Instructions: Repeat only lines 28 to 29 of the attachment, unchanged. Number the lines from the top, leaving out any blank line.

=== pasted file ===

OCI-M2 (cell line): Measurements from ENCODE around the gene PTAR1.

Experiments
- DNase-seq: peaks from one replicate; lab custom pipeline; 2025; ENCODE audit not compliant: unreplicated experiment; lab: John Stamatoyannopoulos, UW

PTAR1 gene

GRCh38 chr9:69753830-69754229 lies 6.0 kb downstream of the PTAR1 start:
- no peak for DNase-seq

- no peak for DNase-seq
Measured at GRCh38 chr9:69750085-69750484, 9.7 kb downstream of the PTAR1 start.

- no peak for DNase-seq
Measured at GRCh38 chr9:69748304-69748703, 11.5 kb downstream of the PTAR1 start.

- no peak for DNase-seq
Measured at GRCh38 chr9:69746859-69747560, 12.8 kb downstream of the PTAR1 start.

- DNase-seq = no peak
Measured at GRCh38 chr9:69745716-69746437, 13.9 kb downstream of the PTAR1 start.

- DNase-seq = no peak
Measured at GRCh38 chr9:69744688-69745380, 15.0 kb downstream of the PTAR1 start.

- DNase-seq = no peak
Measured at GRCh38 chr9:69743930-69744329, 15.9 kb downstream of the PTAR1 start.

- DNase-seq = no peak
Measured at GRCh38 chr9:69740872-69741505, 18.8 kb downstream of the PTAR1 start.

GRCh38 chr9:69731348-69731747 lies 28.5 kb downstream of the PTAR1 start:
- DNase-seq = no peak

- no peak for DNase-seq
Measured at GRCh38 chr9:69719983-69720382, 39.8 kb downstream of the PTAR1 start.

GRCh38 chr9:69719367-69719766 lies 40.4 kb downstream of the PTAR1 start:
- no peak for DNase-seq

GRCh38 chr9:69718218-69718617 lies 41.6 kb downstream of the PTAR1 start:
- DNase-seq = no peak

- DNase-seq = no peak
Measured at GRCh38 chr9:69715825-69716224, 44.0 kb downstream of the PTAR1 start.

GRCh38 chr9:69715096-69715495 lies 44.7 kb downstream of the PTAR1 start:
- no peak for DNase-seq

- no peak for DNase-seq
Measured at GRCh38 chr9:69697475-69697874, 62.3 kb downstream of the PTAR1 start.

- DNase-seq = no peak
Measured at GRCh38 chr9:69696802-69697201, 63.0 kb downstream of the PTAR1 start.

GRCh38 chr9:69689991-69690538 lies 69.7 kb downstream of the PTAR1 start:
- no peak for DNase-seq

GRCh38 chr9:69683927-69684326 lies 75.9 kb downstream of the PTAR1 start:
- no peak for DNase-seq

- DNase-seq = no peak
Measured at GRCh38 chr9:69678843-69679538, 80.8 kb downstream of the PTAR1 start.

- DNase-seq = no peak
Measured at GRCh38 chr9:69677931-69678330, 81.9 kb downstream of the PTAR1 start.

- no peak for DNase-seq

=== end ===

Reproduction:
- DNase-seq = no peak

- DNase-seq = no peak